How do You (or can you) Measure Online Influence?

Mesh Conference on Influence from Valeria Maltoni

I prepared this very short deck as visual support for my conversation on measuring online influence at Mesh Conference with David Armano. In it, I summarized some very top level points for some of the tools we discussed here, and a couple of posts David has written recently.

See also my post last week on influence, context, and triggers. A couple of key questions I often hear are:

  • how do you get people to do "xyz"? David and I will address my favorite question: why?
  • do you need scale? Is there higher influence in smaller circles?
  • can we move from retweets to clicks? How about validating metrics?

True influencers are those who have built platforms where attention and trust are currencies. They may very well be the ones who have 1,000 true fans. And now marketers are looking for those people online — to win the attention lottery for themselves.

Can you measure online influence? You sure can. Is it a matter of finding that one tool that works? What are you building? What are some examples of things that worked?

I'm sure it will be an interesting conversation.


I was watching Twitter two nights ago and saw Robert Scoble tweet a link to a video interview with Eric Kim, founder and CEO of Twylah. This is a new algorithm-based app that allows brands and celebrities (I'm guessing this is for the beta) to monetize their Twitter stream.

The app doesn't require any change in behavior. It takes a Twitter stream, analyzes it, places it in topical buckets, and displays it in a condensed, and you could argue more engaging format for a broader audience — kind of like, a format you have probably seen.

In the video, Kim cites research that says that only 8% of the population is on Twitter. If you count inactive accounts and bots, it may even be lower.

To take care of the rest, and help people overall see the content and topics in a more cohesive manner, Twylah takes them off Twitter to a landing page. The app's three main benefits:

  • own your content — in a kind of Twitter fan landing page format with the opportunity to have a custom domain, which will be a paid service. Resulting in potentially higher contextual engagement.
  • get discovered beyond Twitter with built-In SEO — and see the topics that resonate the most. Each topic can be filtered as a page off Twitter, and you can collect feedback from traffic on topics on a weekly basis to inform your content strategy. They incorporated some features of a newsletter where you can keep high traffic content up top on your landing page, and the ability to preview links like Hootsuite and now Google news do. You can also suppress topics.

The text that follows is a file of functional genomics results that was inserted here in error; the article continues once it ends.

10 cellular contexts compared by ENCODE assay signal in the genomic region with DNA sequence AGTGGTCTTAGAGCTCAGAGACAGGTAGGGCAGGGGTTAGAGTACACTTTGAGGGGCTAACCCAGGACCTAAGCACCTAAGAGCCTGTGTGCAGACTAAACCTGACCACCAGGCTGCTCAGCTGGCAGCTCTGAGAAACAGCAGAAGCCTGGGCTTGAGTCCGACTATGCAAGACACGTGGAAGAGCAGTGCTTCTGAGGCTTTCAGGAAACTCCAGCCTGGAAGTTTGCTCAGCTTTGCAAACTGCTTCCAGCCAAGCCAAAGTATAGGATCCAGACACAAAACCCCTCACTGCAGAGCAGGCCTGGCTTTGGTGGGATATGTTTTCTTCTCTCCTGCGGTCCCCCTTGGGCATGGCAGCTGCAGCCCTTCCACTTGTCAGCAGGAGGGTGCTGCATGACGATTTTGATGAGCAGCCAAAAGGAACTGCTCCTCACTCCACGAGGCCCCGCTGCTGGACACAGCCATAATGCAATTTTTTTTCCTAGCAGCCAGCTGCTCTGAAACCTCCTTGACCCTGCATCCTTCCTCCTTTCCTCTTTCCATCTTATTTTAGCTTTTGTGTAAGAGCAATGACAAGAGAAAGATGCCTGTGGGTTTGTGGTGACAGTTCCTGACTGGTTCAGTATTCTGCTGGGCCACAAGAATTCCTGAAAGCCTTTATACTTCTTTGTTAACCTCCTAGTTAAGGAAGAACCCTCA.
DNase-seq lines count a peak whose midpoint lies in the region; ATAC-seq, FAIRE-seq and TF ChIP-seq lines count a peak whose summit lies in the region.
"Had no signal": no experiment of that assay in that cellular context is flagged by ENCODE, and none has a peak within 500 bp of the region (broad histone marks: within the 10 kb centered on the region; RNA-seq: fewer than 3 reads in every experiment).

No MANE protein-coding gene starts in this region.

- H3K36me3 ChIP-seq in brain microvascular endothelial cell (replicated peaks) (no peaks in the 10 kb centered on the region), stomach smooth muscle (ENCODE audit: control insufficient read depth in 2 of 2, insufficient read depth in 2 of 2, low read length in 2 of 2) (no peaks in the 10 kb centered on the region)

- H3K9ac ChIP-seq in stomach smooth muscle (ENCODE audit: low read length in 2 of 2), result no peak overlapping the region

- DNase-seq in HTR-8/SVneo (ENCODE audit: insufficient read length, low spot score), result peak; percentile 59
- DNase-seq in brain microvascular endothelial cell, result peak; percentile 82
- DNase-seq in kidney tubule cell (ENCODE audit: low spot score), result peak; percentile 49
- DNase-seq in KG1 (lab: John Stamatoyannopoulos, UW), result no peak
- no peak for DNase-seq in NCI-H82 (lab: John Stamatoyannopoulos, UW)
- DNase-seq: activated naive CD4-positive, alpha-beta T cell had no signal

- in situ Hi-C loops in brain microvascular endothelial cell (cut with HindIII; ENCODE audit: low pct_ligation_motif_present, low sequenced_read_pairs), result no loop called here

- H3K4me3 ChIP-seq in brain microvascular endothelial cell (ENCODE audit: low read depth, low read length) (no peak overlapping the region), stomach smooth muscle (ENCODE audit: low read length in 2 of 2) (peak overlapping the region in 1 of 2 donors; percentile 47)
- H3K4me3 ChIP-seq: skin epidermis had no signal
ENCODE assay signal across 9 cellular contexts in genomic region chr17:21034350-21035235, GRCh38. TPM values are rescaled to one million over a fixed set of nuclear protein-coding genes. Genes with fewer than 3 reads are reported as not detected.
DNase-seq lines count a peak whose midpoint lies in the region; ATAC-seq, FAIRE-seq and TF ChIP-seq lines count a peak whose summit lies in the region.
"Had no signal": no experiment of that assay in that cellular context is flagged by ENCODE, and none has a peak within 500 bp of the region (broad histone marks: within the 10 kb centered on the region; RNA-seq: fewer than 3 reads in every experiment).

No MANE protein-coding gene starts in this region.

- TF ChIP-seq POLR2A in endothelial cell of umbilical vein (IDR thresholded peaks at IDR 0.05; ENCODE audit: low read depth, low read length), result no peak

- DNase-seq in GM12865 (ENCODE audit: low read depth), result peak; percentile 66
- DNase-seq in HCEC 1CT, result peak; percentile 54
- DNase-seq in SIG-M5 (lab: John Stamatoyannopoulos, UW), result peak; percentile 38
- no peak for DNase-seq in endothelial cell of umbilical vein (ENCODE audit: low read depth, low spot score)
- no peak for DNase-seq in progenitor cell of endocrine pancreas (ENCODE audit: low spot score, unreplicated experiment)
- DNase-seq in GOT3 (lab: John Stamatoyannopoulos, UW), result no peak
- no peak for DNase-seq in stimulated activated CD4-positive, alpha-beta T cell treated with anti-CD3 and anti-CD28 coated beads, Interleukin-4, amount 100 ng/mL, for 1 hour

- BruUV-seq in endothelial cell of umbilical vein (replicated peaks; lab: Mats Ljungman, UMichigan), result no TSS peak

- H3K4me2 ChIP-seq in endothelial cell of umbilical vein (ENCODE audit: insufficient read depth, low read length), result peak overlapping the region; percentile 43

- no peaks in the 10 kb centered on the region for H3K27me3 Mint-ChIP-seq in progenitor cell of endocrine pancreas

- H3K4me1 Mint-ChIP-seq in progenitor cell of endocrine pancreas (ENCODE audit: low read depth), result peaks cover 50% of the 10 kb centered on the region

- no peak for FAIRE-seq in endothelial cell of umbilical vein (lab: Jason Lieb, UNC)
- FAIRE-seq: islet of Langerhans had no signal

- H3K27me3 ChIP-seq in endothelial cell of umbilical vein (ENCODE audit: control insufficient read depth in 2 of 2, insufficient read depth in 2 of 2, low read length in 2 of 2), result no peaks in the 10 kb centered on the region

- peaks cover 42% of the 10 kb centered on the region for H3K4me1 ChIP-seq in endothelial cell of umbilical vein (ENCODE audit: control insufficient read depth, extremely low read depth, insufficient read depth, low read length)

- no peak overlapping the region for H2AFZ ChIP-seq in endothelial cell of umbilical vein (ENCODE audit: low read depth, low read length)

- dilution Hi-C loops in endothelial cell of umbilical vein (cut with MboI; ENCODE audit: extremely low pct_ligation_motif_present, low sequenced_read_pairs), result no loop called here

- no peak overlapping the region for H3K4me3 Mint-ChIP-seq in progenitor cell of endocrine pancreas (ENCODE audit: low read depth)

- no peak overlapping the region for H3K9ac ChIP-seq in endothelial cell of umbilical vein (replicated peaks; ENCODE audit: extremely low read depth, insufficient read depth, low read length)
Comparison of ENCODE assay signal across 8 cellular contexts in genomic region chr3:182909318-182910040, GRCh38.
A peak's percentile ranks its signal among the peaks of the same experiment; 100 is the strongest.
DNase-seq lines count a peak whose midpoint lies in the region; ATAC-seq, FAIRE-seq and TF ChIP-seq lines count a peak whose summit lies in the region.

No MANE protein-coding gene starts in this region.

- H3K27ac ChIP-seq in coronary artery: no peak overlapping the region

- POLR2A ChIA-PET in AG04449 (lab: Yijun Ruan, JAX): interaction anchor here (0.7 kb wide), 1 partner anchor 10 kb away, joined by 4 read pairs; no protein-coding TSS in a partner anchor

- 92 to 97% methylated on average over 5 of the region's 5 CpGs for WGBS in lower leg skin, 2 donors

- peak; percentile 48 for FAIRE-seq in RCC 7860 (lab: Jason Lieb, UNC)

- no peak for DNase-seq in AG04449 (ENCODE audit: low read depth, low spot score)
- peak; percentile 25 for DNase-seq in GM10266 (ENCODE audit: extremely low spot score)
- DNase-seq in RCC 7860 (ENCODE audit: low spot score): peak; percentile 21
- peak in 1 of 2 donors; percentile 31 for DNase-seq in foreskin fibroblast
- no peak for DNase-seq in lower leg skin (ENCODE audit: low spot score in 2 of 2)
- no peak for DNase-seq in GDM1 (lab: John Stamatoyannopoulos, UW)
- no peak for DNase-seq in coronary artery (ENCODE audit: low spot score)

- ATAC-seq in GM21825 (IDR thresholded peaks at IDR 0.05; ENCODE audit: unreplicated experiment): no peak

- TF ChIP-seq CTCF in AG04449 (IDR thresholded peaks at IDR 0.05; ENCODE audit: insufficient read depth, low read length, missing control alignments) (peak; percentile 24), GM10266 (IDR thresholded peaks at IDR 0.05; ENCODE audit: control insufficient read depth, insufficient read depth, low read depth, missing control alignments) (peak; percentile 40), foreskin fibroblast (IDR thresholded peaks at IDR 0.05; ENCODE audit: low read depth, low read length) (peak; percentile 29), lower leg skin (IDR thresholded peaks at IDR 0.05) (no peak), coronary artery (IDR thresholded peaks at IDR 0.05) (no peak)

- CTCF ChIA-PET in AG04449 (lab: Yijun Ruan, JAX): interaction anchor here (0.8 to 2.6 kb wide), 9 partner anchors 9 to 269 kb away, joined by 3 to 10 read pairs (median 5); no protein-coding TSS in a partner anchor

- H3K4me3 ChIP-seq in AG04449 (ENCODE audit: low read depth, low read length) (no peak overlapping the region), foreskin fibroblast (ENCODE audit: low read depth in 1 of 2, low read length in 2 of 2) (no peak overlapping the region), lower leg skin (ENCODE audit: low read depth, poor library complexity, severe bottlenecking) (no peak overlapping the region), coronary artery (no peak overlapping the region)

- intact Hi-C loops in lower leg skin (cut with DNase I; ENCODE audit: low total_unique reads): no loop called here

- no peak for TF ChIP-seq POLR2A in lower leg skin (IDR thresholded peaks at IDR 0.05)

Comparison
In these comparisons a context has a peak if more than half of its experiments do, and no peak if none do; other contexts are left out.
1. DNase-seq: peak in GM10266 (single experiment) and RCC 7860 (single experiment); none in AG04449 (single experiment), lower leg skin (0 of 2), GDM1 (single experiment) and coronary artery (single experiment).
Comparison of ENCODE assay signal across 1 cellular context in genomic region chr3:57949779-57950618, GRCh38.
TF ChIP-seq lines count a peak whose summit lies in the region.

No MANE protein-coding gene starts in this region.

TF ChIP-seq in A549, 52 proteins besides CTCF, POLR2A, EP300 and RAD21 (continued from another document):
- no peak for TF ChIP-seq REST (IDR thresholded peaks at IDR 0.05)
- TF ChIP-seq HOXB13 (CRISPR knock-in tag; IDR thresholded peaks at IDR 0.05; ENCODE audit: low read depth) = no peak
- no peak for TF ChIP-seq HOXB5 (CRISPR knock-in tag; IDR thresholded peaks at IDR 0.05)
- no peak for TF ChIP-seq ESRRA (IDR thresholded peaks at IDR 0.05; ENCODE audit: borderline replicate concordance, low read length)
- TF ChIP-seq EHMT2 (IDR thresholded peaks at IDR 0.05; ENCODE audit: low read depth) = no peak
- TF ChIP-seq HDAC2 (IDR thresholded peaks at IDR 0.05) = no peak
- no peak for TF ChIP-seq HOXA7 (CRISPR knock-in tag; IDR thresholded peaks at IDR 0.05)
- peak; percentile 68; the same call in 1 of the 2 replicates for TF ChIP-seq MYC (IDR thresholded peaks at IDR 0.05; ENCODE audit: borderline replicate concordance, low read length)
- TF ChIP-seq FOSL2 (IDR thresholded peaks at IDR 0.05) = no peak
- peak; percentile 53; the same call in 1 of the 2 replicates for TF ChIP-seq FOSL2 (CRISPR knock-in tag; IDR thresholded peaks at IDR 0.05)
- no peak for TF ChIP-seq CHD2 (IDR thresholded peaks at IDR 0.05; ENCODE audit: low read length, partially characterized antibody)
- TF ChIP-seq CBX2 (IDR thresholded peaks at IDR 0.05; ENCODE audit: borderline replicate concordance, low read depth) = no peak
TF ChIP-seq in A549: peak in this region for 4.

• give your audience what they want — from the site: each time you tweet out through Twylah, your followers are directed to an optimized landing page, full of your relevant tweets on the same topic. On Twylah, your tweets are no longer obsolete in a matter of minutes, they will now be recaptured to provide more value to your audience.

The analytics package is under development. It will collect feedback off Twitter, and Twylah on the topics that get the most play based on number of retweets, @ replies, observed as separate columns on the dashboard.

And eventually, also number of clicks and impressions. There was also discussion of looking at favorites. Kim called them the retweets for introverts in the video.

Brands will also have a Facebook like button so people can share the page with their network there, and a space for ad placement. The format reminds me of a campaign landing page with call to action. You can organize the page content as well.

This Twitter fan page format gets to the root of the issue with many other tools that look to measure influence based upon Twitter and now starting to integrate Facebook, LinkedIn, etc.

Social networks exclude those people who may not be friends or connected with that individual, or not versed in using the social network itself effectively. Which means you are losing the benefit of building scale by attracting those who are engaged with a specific topic or subject matter.

You can point people to Twylah to see all your activity, in the same way I have been using FriendFeed. By the looks of it, the plan is to make a brand-owned Web property in a direct marketing friendly format off activity and content shared in social networks.

This would take care of the issue of content sharecropping — businesses working social media channels are sharecroppers. So are all the users. They labor on the services, both creating and receiving value. But they don't own the fields they cultivate, and can be put off the land whenever it suits the landlord.


Look for more tools to be targeting this space.

Because no matter how influential a person or a few may be, based upon their credibility and trust, there is still a gap to cover between buzz and action, convenience and relevance, talk, and walk. That gap is better analysis of data/information.

It is also better business acumen in knowing what to listen for.


[the difference in motorcycle rides does set our content apart]

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0 responses to “How do You (or can you) Measure Online Influence?”

  1. Valeria, Looking forward to your talk. I think we need to push the envelope on understanding the outcomes of these social influences, i.e. using your langugage “gap to cover between buzz and action, convenience and relevance, talk, and walk.”
    How do we translate influence into valuable action is key & how to interpret these signals to get there. (using @awaldstein’s assertions)

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